[OpenAFS] Currently correct info for Debian sarge OpenAFS install?

Eric Bennett eric@umbralservices.com
Tue, 03 May 2005 12:52:41 +1000

Now this is an interesting one, I did run afs-newcell as the quick and 
dirty debian guide advised that it needed to be done, however, here is 
the exact output of the command;

raven:/usr/share/doc/openafs-fileserver# afs-newcell

In order to set up a new AFS cell, you must meet the following:

1) You need a working Kerberos realm with Kerberos4 support.  You
   should install Heimdal with Kth-kerberos compatibility or MIT

2) You need to create the single-DES AFS key and load it into
   /etc/openafs/server/KeyFile.  If your cell's name is the same as
   your Kerberos realm then create a principal called afs.  Otherwise,
   create a principal called afs/cellname in your realm.  The cell
   name should be all lower case, unlike Kerberos realms which are all
   upper case.  You can use asetkey from the openafs-krb5 package, or
   if you used AFS3 salt to create the key, the bos addkey command.

3) This machine should have a filesystem mounted on /vicepa.  If you
   do not have a free partition, then create a large file by using dd
   to extract bytes from /dev/zero.  Create a filesystem on this file
   and mount it using -oloop.

4) You will need an administrative principal created in a Kerberos
realm.  This principal will be added to susers and
system:administrators and thus will be able to run administrative
commands.  Generally the user is a root instance of some administravie
user.  For example if jruser is an administrator then it would be
reasonable to create jruser/root and specify jruser/root as the user
to be added in this script.

5) The AFS client must not be running on this workstation.  It will be
at the end of this script.

Do you meet these requirements? [y/n] y
If the fileserver is not running, this may hang for 30 seconds.
/etc/init.d/openafs-fileserver stop
Stopping AFS Server: bosserver.
What administrative principal should be used? eric
echo \>umbralservices.com >/etc/openafs/server/CellServDB
/etc/init.d/openafs-fileserver start
Starting AFS Server: bosserver.
bos addhost raven raven -localauth ||true
bos: could not find entry (can't find cell '<default>' in cell database)
bos adduser raven eric -localauth
bos: could not find entry (can't find cell '<default>' in cell database)
Failed: 256
bos: could not find entry (can't find cell '<default>' in cell database)

As you can see, it's not getting what server it ought to be adding to, 
as far as I can see this is due to echo \>umbralservices.com >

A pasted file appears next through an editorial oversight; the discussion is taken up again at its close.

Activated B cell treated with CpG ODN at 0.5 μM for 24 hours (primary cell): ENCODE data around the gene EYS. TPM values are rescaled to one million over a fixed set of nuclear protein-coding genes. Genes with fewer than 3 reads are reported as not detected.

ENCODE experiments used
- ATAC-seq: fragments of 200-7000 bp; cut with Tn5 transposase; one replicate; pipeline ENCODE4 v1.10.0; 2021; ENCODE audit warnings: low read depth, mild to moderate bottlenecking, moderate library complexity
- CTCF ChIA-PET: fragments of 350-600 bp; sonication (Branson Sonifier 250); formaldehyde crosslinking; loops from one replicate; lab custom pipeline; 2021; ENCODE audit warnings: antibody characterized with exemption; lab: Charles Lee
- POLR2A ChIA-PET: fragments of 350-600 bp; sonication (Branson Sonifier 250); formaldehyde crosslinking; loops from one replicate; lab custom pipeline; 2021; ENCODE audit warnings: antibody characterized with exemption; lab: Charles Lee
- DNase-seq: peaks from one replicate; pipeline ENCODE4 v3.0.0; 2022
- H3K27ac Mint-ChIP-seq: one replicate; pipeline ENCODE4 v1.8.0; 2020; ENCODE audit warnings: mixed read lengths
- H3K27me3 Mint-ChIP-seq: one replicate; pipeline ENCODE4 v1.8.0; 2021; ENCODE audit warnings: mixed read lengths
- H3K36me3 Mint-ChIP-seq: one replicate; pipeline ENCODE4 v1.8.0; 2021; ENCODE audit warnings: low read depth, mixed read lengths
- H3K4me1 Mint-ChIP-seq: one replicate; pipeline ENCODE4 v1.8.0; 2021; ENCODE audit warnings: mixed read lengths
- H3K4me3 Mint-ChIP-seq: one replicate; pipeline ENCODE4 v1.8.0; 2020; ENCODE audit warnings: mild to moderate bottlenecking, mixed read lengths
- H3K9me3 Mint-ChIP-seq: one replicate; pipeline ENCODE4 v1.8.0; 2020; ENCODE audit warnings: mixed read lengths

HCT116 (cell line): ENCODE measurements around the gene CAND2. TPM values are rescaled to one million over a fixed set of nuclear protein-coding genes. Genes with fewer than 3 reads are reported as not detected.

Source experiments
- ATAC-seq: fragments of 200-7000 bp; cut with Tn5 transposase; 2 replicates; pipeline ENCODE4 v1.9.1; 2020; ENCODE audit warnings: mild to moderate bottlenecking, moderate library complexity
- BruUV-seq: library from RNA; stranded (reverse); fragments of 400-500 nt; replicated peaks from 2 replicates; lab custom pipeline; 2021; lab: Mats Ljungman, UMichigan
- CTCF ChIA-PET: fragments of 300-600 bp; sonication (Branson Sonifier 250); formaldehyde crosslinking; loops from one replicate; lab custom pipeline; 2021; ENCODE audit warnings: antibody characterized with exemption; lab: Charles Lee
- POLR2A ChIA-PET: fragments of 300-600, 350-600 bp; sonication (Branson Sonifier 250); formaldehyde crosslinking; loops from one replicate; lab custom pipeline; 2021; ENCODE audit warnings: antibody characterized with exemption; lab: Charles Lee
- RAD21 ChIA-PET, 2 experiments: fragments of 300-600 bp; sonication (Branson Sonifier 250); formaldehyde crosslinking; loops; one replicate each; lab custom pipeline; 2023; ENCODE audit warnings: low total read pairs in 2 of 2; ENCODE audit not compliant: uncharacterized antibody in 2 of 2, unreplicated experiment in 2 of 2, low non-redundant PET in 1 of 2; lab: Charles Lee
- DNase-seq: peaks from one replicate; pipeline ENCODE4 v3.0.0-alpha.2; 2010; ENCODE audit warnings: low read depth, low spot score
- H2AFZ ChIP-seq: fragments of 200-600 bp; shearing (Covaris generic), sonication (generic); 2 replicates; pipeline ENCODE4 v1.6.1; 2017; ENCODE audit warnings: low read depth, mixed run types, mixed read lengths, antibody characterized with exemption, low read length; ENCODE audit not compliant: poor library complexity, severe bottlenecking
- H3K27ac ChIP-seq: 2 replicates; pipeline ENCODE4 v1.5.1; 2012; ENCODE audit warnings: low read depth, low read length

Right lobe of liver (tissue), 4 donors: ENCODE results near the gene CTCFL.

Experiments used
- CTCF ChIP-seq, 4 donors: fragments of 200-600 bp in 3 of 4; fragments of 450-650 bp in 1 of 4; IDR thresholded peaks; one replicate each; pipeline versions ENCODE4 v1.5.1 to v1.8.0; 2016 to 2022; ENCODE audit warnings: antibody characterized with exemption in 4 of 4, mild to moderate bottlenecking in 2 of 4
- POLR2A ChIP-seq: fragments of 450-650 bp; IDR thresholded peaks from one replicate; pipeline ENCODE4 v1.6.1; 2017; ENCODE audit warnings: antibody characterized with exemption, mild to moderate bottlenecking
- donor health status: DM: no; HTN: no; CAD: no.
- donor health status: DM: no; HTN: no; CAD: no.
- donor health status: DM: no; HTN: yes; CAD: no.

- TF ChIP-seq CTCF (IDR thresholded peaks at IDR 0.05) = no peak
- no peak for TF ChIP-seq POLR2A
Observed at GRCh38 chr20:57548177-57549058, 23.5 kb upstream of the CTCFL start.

/etc/openafs/server/CellServDB overwriting the correct content which 
should be

 >umbralservices.com # cell    # raven

Those automatically executed commands however are actually included in 
the configuration documentation, so it appeared that the author expected 
us to figure out the way to make CellServDB work on our own and then 
execute those commands individually. I daresay you're right about the 
ptserver not having an initialised DB, but as you can see, afs-newcell 
is not doing the job there, is there a direct way to do it, or a way to 
fix afs-newcell? I might try hashing out the line in the perl script 
which botches my CellServDB right now actually.


Jeffrey Hutzelman wrote:

> On Monday, May 02, 2005 07:30:50 PM -0700 Russ Allbery 
> <rra@stanford.edu> wrote:
>> Eric Bennett <eric@umbralservices.com> writes:
>>> I've been having a nightmare of a time trying to get openafs installed
>>> under debian, I've gotten to the point where you create a volume (I
>>> assume) with the command vos create (host) a root.afs -localauth and it
>>> just hangs, I've tried stracing the filesserver process as well as the
>>> bosserver process, it appears to be hanging on
>>> [pid  7169] connect(3, {sa_family=AF_INET, sin_port=htons(2040),
>>> sin_addr=inet_addr("")}, 16) = -1 ECONNREFUSED (Connection
>>> refused)
>> Well, this particular problem is because of /etc/hosts, as previously
>> mentioned.  (That's the only reason why something would be connecting to
> Actually, no.  Port 2040/tcp is the fssync interface, which is the 
> communication channel between the fileserver, volserver, and other 
> volume utilities running on the same machine.  It listens _only_ on 
>, and connections via that address are perfectly normal.
> The connection is being refused because the fileserver hasn't finished 
> initializing yet.  This is also perfectly normal, for a time, but not 
> indefinitely.  In this case, the reason the fileserver has not 
> finished initializing is called out clearly in the logs -- it can't 
> get a CPS for system:anyuser, because that entry doesn't yet exist in 
> the PRDB (error 267268 is PRNOENT, "User or group doesn't exist").
> The reason for the PRNOENT is also called out clearly in the logs.  
> The ptserver was started with _no_ database, and because it is not 
> running in noauth mode, it will not construct one from scratch.  This 
> is somewhat expected; running the ptserver in noauth mode has 
> significant security implications, and so it's desirable to avoid ever 
> doing so.  The Debian scripts accomplish this by using pt_util to spin 
> an initial PRDB from scratch before starting the ptserver for the 
> first time.  Since these scripts were apparently not used in this 
> case, there is no PRDB.
> IMHO the simplest solution would be to use the afs-newcell script 
> provided with the Debian packages to emit a new PRDB.
> -- Jeffrey T. Hutzelman (N3NHS) <jhutz+@cmu.edu>
>   Sr. Research Systems Programmer
>   School of Computer Science - Research Computing Facility
>   Carnegie Mellon University - Pittsburgh, PA
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